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This question already has an answer here:

Surprised that nowhere in web or in MSE is asked it and here is the not considering all of the composite numbers.

Does $$\frac{1}{4}+\frac{1}{6}+\frac{1}{8}+\frac{1}{9}+\frac{1}{10}+\frac{1}{12}+\frac{1}{14}+ \frac{1}{15} + \frac{1}{16} + \frac{1}{18} + \dots$$ converge? If so, how?

Both the Harmonic series and the sum of the reciprocals of all the prime numbers do not converge which doesn't help to answer the question.

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marked as duplicate by Bumblebee, John B, Ethan Bolker, Alex M., Fly by Night Apr 19 '16 at 16:51

This question has been asked before and already has an answer. If those answers do not fully address your question, please ask a new question.

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    $\begingroup$ The primes have zero natural density so... $\endgroup$ – PITTALUGA Apr 8 '16 at 15:58
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    $\begingroup$ You have a lower bound given by the sum of all reciprocals of even numbers bigger than 2, which is essentially half of the harmonic series. So it must diverge. $\endgroup$ – Brandon Carter Apr 8 '16 at 15:58
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    $\begingroup$ math.stackexchange.com/questions/1211498/… $\endgroup$ – Bumblebee Apr 19 '16 at 6:12
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Simple answer : For all prime $p$ (except for 2 and 3), $p-1$ is composite, so $\sum_{p\in\mathcal P-\{2,3\}}\frac 1 p < \sum_{p\in\mathcal P-\{2,3\}}\frac 1 {p-1} < \sum_{n\notin\mathcal P}\frac 1 n$

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Since $\sum_{n=1}^\infty \frac{1}{n}$ diverges, so does $\sum_{n=2}^\infty\frac{1}{2n}$. All the terms in this series are included in your series, so your series also diverges.

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    $\begingroup$ I like this answer way better than the accepted one - it's much more intuitive IMO. $\endgroup$ – fluffy Apr 8 '16 at 21:30
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    $\begingroup$ I think it is important to mention that this property (that adding extra terms cannot make a divergent series converge) is only true for series where each term is positive. Otherwise the alternating harmonic series is an easy counterexample. $\endgroup$ – Fengyang Wang Apr 9 '16 at 4:11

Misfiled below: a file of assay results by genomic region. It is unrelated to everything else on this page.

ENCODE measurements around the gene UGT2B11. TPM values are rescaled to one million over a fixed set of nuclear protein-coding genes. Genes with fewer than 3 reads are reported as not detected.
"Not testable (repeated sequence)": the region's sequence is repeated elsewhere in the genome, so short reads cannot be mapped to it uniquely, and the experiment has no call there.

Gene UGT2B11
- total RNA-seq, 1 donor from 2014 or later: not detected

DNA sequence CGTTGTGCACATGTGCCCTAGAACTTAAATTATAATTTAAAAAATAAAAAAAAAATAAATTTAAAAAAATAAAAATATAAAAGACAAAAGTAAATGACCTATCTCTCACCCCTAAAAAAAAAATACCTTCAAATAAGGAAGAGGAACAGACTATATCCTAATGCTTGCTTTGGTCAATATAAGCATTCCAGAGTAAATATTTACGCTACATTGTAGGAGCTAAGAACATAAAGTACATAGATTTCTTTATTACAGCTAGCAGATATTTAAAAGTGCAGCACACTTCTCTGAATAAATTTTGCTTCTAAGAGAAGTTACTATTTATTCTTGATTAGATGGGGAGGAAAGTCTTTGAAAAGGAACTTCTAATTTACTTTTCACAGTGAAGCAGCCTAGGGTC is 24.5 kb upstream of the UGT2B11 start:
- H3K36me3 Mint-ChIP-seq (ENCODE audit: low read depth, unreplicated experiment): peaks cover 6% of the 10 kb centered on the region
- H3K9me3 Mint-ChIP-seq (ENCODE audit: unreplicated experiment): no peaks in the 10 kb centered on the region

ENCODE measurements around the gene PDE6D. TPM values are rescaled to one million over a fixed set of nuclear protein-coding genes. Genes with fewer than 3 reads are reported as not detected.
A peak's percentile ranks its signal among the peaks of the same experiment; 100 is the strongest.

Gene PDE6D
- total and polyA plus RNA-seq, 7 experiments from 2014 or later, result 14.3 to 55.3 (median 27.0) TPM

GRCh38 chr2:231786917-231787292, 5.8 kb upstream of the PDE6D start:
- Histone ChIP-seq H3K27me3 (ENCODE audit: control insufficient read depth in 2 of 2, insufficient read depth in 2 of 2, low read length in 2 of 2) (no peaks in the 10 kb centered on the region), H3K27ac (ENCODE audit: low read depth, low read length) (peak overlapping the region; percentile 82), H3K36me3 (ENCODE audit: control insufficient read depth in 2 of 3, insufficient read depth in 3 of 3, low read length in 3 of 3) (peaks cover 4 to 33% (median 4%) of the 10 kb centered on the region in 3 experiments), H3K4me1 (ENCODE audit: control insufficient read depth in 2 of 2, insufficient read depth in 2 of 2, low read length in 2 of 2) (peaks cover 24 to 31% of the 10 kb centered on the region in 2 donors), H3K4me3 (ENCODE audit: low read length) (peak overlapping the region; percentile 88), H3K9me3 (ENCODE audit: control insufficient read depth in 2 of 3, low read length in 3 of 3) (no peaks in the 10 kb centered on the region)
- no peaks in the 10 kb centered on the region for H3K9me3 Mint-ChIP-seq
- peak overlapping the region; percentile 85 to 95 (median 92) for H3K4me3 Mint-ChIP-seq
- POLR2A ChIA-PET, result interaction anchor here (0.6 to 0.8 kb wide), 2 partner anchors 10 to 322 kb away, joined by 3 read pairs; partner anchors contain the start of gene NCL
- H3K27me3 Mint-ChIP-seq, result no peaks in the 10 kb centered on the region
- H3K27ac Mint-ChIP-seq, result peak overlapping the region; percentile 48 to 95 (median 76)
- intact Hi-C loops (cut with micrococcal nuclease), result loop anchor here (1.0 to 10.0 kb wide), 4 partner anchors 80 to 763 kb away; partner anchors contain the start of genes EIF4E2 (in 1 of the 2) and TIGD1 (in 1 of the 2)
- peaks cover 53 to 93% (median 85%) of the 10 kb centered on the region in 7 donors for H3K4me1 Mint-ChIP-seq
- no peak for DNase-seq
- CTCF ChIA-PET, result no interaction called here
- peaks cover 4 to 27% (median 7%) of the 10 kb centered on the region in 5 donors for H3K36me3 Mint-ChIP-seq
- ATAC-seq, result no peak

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    $\begingroup$ @FengyangWang: I disagree -- I think this answer is exactly as long as it needs to be. $\endgroup$ – TonyK Apr 9 '16 at 14:31
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    $\begingroup$ @fluffy - This answer is very nice indeed (and +1). The accepted answer is a bit more 'romantic' ;) $\endgroup$ – user231343 Apr 9 '16 at 20:14
  • $\begingroup$ I like this answer, the sum of reciprocals of primes is a big jackhammer $\endgroup$ – enthdegree Apr 14 '16 at 8:49
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This sum does not converge. Consider for example the sum of the reciprocals of all the even numbers greater than 2: $1/4 + 1/6 + 1/8 + 1/10 + \ldots$. This diverges, the proof being analogous to the proof that the harmonic series diverges. Thus your series has arbitrarily large partial sums and thus diverges.

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If $p_n$ is the $n$th prime number,

Note $$(\sum_{i=1}^{n}\frac{1}{p_i})^2(\text{Divergent})=\sum_{i=1}^{n}\frac{1}{(p_i)^2}(\text{Convergent})+2\sum_{1 \le i < j \le n}^{n}\frac{1}{p_ip_j}$$ Is true.

We have that $$\sum_{1 \le i \le j \le n}^{n}\frac{1}{p_ip_j}$$Diverges. But all numbers that are a multiple of two primes are composite.

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